So you have Kaseya facing financial destruction from lawsuits if they don’t solve this problem but being morally and, perhaps, legally obligated not to pay a ransom. At the same time, you have REvil, realizing that it can make a lot of money on this hack, but, frankly, finding that they were in over their heads and were, thus, ready to negotiate an acceptable price. That said, in their latest press release (July, 26th) Kaseya writes, “Kaseya decided after consultation with experts to not negotiate with the criminals who perpetrated this attack and we have not wavered from that commitment. As such, we are confirming in no uncertain terms that Kaseya did not pay a ransom – either directly or indirectly through a third party – to obtain the decryptor.” So, then, the question remains. How did they get the decryptor?
All we know from Kaseya is that they “obtained the tool from a third party”. According to CNN, the company required all of its associates who used the tool to sign a non-disclosure agreement. The reason for this is unclear. What are they afraid of having disclosed?
The lack of information has led to much speculation within the cybersecurity community. One possibility is that a U.S. law enforcement agency obtained the key. It is not impossible for them to have infiltrated the group, posing as a member or compromising a member, and obtaining the key in the process. The REvil ransomware group disappeared from the internet on July 13th. Could it be that they realized they were compromised by law enforcement and closed up shop before any more damage could occur?
Some speculate that the Russian government may have intervened to put a stop to the attack. Since the Russian government is known to work with these groups, they may have told them to give up the decryption key, shut down, and rebrand when things cooled down. If Putin then handed the key to U.S. law enforcement, Russia would improve their image.
It is important to keep in mind that membership in these ransomware groups is not carved in stone. Many of the members work with Russian government intelligence agencies or with similar agencies in other Russian-speaking countries. Many could work with multiple ransomware groups. Here is the most prominent member of these groups who, unsurprisingly, also has ties to the Russian government.
In other words, referring to groups like Darkside and REvil as discrete entities is mainly just a matter of semantics. It’s no accident that they often share similar strategies. This should be noted in the emergence of the newest ransomware group called, BlackMatter, but more on them in my next post.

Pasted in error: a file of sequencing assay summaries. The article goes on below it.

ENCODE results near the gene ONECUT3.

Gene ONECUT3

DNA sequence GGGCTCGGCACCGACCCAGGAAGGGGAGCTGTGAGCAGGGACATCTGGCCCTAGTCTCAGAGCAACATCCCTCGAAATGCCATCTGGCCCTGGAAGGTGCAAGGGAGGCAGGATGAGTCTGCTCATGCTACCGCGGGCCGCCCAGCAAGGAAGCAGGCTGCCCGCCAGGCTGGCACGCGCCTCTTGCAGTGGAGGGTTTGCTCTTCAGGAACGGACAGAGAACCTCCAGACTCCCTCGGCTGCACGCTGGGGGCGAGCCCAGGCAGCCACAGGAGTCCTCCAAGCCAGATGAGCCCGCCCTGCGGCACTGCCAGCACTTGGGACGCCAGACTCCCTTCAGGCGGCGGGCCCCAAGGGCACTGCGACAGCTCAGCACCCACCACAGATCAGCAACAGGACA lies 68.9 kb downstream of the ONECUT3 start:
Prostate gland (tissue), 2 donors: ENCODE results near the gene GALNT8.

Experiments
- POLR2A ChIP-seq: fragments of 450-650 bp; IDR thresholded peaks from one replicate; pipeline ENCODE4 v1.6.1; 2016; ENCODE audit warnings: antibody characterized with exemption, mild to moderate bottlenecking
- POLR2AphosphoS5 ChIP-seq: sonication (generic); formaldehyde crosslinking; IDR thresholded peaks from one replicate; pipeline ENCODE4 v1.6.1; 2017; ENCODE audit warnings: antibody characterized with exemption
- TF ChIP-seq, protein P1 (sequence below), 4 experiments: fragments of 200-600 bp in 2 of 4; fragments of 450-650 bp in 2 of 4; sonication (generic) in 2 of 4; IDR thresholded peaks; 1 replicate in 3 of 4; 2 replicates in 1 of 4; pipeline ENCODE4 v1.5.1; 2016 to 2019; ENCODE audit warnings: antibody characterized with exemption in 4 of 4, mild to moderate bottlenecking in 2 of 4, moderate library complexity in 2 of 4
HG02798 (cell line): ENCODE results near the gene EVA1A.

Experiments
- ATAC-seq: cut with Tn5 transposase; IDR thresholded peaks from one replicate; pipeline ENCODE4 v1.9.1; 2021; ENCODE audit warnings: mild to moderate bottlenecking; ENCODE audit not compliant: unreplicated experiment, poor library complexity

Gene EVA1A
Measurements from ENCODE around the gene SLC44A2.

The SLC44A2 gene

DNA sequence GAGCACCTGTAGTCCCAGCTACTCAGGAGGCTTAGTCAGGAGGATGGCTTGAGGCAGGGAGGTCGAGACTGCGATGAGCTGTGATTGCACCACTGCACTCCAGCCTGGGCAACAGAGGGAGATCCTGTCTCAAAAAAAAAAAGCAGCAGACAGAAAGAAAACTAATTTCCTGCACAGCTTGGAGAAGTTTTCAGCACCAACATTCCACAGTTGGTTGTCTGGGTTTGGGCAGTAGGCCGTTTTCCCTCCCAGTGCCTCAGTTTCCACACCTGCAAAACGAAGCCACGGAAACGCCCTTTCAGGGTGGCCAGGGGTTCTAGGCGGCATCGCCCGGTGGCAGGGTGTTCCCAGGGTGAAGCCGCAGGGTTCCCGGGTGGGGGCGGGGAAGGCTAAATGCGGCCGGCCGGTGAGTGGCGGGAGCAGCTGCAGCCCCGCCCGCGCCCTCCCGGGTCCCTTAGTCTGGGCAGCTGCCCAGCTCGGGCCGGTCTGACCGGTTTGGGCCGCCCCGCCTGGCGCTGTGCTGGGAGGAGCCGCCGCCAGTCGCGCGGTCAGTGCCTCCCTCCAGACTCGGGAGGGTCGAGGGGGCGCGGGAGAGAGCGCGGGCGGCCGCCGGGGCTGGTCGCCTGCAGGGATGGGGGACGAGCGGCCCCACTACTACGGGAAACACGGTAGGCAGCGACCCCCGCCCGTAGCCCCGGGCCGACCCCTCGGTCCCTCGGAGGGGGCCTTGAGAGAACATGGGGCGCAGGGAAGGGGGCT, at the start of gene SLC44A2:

Many cybersecurity experts insist that Kaseya must have paid a ransom, despite their claim that they did not and that they received the key through a trusted third party. But this may have been playing with words. Normally, paying a ransom will give the victims access to the ransomware group’s decryption site where they can decrypt all of their files. This site is only open for a limited time. But what if what Kaseya bought was not such access but a product? If lawyers or negotiators arranged this, the transaction could be termed as a simple process of purchasing a product and not an actual ransom payment, even though some might call it that. REvil would, then, have to agree to stop negotiating with individual companies caught up in the hack, and the easiest way to do this would be to simply disappear from the internet. This would give Kaseya a week to work with their partner, Emisoft, on learning how to use the decryption tool. When they felt confident that it worked, they could distribute it to all of their affected partners and, thereby, lower their chances for a lawsuit. They may have included a clause saying that the use of the key was contingent on these companies not bringing any future lawsuits against Kaseya, thus, explaining the nondisclosure clause. In short, this would be the best deal that Kaseya could hope for and that would also satisfy REvil. However, if this is what actually happened, it’s unlikely we will ever learn about it.